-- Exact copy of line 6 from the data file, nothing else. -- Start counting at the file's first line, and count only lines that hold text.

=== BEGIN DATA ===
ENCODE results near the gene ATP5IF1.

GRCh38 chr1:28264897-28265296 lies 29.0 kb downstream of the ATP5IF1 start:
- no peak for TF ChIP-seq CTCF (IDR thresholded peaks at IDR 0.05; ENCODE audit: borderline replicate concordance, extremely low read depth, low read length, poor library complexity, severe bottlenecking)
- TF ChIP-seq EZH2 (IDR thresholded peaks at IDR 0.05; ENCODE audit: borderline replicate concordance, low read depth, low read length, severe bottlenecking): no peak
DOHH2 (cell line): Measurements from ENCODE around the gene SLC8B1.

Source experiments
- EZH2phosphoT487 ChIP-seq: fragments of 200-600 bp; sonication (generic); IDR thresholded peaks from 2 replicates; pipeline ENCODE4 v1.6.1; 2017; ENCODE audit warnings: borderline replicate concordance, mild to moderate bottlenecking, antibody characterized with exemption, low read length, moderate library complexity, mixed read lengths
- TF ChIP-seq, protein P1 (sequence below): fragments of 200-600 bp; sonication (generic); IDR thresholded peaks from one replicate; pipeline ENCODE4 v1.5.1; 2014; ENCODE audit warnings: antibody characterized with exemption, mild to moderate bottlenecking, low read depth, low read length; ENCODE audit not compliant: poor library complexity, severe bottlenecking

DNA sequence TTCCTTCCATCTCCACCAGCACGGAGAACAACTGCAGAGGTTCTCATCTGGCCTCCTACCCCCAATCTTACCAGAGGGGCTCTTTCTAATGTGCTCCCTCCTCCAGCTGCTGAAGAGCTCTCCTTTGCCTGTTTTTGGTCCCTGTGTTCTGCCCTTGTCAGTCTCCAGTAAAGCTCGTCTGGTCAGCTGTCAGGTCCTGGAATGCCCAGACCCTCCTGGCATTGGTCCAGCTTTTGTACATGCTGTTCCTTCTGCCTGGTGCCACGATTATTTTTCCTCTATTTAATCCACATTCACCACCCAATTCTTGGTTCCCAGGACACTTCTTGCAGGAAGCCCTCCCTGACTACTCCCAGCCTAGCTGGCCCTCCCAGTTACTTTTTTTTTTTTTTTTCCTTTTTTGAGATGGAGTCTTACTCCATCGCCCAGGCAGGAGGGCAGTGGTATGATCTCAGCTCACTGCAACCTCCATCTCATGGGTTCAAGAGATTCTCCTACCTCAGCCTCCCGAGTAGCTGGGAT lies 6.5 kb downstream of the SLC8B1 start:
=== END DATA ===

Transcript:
Source experiments